Sri Lanka to exhaust India’s $500m fuel line of credit by end of April

The $500 million line of credit provided by India for fuel will run out after an additional 120,000 tonnes of diesel and 35,000 tonnes of gasoline were delivered to Sri Lanka during the remaining period of this month.

India will ship the next stockpile of 40,000 tonnes of diesel on April 15 and is expected to deliver another similar shipment on April 18. India will also deliver the gasoline stockpile on April 22.

India is also expected to ship a similar amount of diesel on April 23, the Daily Mirror reported citing sources.

Negotiations are currently underway to increase the credit facility. Or, Sri Lanka can reuse it once payments have been settled for purchases already made.

India has notably offered a line of credit of 500 million dollars for the purchase of fuel from the Indian Oil Company. Once India delivers these shipments, $468 million will be exhausted.

Earlier on Wednesday, India has provided more than 270,000 tonnes of fuel to Sri Lanka so far to help ease the power crisis in the island country which is facing severe power cuts.

Additionally, a shipment of 36,000 tons of gasoline and 40,000 tons of diesel has been delivered to the island nation in the past 24 hours. The shipment is part of India’s US$500 million Line of Credit (LoC) extended by India to Sri Lanka.

“#Indian Fuel Line of Credit at work!!! A shipment of 36,000 MT of gasoline and 40,000 MT of diesel has been delivered to #SriLanka in the last 24 hours. The total supply of various types of fuel under Indian assistance now stands at over 270,000 MT,” the High Commission of India in Colombo tweeted.

A $500 million fuel line of credit was signed in February and is expected to deliver fuel by May.

Meanwhile, Ministry of External Affairs (MEA) Spokesperson Arindam Bagchi said on Thursday that Sri Lanka is a close neighbor and friend of India and India is closely monitoring developments in the island nation.

He further said, “We are ready to continue working with Sri Lanka for a rapid economic recovery from COVID. This is in line with our neighborhood first policy and we have already told them on several occasions willingness to provide whatever support we can and as has been demonstrated by our actions thus far.”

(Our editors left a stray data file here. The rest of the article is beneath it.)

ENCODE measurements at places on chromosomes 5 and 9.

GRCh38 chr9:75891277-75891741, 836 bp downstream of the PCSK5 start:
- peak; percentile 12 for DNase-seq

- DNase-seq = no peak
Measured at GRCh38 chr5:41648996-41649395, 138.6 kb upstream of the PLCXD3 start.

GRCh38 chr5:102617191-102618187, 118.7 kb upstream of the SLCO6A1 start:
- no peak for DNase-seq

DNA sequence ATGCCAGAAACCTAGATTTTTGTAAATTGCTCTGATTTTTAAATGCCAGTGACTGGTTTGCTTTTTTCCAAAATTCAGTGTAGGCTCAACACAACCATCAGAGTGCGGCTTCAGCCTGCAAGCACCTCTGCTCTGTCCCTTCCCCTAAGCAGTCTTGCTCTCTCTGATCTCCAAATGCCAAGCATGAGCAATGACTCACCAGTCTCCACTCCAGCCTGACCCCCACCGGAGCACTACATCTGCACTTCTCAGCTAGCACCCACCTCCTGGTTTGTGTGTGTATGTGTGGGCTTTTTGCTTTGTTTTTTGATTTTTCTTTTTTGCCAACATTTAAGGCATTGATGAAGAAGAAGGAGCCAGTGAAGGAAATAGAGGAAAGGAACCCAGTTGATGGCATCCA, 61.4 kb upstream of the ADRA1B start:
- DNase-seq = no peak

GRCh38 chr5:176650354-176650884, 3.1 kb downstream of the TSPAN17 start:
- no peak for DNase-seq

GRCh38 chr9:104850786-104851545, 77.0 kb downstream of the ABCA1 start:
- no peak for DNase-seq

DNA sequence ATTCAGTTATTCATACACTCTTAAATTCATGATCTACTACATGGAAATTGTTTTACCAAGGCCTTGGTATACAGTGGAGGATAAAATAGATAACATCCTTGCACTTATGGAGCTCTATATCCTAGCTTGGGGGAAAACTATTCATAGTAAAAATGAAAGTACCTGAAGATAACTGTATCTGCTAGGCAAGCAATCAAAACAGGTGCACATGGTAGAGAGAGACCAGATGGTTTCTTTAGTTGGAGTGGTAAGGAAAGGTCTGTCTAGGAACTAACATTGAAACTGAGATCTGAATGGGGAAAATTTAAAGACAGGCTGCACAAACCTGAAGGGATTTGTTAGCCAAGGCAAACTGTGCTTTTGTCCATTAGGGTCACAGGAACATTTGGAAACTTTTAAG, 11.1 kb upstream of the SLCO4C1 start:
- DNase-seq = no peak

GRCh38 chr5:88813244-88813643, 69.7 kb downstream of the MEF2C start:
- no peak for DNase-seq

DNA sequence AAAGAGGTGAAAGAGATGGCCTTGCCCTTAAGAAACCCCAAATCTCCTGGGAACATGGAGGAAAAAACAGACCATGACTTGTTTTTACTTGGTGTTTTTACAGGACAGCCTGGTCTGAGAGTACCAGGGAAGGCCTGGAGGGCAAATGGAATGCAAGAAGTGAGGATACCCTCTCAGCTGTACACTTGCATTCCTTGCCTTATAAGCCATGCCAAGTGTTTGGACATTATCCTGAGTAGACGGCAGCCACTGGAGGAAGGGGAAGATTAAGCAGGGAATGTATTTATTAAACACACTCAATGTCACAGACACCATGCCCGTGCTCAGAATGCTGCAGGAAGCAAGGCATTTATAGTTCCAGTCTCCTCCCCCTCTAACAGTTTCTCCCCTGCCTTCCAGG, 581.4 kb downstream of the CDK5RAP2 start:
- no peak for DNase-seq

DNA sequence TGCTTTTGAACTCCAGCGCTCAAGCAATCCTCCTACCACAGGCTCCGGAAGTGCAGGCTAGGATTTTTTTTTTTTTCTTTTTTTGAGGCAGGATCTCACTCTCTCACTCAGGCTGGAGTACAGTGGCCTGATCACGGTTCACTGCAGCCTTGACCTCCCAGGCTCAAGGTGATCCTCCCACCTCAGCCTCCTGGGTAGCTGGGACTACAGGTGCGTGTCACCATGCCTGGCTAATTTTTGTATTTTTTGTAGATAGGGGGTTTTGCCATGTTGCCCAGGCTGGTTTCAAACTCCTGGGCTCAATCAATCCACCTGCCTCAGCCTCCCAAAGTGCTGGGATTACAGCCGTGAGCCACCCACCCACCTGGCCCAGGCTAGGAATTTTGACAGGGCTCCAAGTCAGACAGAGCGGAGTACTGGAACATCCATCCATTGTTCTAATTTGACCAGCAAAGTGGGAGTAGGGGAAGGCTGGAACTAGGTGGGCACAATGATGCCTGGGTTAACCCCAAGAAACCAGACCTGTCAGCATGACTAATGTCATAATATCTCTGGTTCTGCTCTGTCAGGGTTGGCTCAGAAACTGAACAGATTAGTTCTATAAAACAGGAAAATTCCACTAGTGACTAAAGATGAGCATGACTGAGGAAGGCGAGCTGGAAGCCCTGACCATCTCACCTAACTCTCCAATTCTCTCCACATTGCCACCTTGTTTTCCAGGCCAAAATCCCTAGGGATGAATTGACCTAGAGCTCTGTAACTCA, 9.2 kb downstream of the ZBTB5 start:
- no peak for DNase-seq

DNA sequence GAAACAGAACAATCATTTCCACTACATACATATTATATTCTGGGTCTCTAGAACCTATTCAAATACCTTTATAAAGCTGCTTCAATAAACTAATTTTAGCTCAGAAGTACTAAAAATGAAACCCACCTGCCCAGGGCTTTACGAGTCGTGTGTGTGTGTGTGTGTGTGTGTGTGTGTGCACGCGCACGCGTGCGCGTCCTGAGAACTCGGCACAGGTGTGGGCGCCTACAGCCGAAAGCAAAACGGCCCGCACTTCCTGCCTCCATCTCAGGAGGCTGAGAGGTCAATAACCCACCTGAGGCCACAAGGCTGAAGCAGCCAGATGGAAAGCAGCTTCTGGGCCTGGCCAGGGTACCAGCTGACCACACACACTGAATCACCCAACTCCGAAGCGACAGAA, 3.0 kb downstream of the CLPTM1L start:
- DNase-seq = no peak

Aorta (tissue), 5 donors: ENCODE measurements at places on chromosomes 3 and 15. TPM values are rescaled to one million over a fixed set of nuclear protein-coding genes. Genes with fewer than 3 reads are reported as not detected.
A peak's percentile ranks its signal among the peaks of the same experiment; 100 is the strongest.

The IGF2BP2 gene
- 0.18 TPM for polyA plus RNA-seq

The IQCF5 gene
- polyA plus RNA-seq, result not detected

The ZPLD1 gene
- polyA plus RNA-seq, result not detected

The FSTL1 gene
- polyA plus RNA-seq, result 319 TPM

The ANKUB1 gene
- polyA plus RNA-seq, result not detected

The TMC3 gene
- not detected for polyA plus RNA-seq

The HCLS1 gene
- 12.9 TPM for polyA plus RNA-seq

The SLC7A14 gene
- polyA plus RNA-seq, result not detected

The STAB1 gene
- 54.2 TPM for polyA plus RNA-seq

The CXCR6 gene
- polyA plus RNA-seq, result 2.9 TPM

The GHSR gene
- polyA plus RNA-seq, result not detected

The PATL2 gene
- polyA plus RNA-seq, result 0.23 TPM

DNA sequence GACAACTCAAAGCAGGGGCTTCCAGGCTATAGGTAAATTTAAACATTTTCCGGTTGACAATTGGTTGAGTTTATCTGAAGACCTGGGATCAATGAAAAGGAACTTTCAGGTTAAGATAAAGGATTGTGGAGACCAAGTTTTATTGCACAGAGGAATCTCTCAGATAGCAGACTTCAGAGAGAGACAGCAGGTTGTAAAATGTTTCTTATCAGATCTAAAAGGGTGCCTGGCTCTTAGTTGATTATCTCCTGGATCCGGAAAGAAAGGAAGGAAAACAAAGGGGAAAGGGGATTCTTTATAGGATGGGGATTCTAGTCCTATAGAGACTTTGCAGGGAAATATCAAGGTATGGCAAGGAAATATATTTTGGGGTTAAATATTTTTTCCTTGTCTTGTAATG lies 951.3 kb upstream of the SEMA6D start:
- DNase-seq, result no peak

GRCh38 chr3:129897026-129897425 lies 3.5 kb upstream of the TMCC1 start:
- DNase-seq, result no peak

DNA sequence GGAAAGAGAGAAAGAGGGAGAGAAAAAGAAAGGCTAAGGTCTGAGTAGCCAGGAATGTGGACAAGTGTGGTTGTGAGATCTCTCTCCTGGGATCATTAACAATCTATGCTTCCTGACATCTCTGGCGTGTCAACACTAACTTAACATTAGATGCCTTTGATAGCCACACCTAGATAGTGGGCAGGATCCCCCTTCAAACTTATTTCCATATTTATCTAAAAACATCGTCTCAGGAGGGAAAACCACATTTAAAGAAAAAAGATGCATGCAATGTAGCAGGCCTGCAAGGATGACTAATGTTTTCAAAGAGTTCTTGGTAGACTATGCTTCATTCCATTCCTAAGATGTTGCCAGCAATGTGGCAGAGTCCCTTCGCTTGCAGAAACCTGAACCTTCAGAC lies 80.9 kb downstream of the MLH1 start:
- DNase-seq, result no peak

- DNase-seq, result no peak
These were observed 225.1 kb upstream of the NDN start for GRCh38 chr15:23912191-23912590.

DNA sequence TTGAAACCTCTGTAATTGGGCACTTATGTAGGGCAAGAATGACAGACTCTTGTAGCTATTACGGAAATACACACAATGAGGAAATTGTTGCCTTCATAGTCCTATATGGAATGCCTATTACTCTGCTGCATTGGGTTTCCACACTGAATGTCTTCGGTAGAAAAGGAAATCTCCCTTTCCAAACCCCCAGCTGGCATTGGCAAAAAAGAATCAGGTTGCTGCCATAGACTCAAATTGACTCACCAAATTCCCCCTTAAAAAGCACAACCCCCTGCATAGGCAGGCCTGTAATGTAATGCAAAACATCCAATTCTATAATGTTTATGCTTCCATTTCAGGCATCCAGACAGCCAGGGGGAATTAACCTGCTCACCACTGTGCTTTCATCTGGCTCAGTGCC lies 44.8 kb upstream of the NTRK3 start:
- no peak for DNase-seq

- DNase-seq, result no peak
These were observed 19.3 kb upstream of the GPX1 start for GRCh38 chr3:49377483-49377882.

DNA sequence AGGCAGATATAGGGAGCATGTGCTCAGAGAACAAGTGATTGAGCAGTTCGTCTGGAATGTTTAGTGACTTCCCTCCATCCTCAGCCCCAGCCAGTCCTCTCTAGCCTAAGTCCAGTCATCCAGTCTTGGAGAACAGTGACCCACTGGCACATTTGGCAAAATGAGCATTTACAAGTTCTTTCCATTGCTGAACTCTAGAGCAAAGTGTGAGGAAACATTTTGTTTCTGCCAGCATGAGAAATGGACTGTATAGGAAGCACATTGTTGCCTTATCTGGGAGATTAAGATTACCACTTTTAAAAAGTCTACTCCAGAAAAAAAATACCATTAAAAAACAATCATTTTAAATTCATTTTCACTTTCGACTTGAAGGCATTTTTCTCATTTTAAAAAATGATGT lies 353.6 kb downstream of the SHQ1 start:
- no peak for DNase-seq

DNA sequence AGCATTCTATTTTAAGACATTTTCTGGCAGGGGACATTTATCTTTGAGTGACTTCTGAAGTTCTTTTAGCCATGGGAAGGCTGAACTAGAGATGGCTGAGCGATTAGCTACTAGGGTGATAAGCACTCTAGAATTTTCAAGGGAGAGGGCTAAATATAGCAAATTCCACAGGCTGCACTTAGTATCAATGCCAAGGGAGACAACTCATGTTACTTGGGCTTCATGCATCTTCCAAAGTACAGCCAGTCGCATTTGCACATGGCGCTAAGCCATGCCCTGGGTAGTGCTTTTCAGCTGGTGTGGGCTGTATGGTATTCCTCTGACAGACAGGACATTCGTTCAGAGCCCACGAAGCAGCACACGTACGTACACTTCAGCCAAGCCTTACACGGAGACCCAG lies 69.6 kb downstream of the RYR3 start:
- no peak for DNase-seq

Sri Lanka is in the grip of a severe economic crisis, with shortages of food and fuel affecting many of the island nation’s residents. The economy has been in free fall since the start of the COVID-19 pandemic.

The island nation is also facing a shortage of foreign exchange, which has affected its ability to import food and fuel, leading to power cuts in the country. The shortage of essential goods has forced Sri Lanka to seek help from friendly countries.

(Only the title and image of this report may have been edited by Business Standard staff; the rest of the content is auto-generated from a syndicated feed.)

Dear reader,

Business Standard has always endeavored to provide up-to-date information and commentary on developments that matter to you and that have wider political and economic implications for the country and the world. Your constant encouragement and feedback on how to improve our offering has only strengthened our resolve and commitment to these ideals. Even in these challenging times stemming from Covid-19, we remain committed to keeping you informed and updated with credible news, authoritative opinions and incisive commentary on relevant topical issues.
However, we have a request.

As we battle the economic impact of the pandemic, we need your support even more so that we can continue to bring you more great content. Our subscription model has received an encouraging response from many of you who have subscribed to our online content. More subscription to our online content can only help us achieve the goals of bringing you even better and more relevant content. We believe in free, fair and credible journalism. Your support through more subscriptions can help us practice the journalism we are committed to.

Support quality journalism and subscribe to Business Standard.

digital editor

Comments are closed.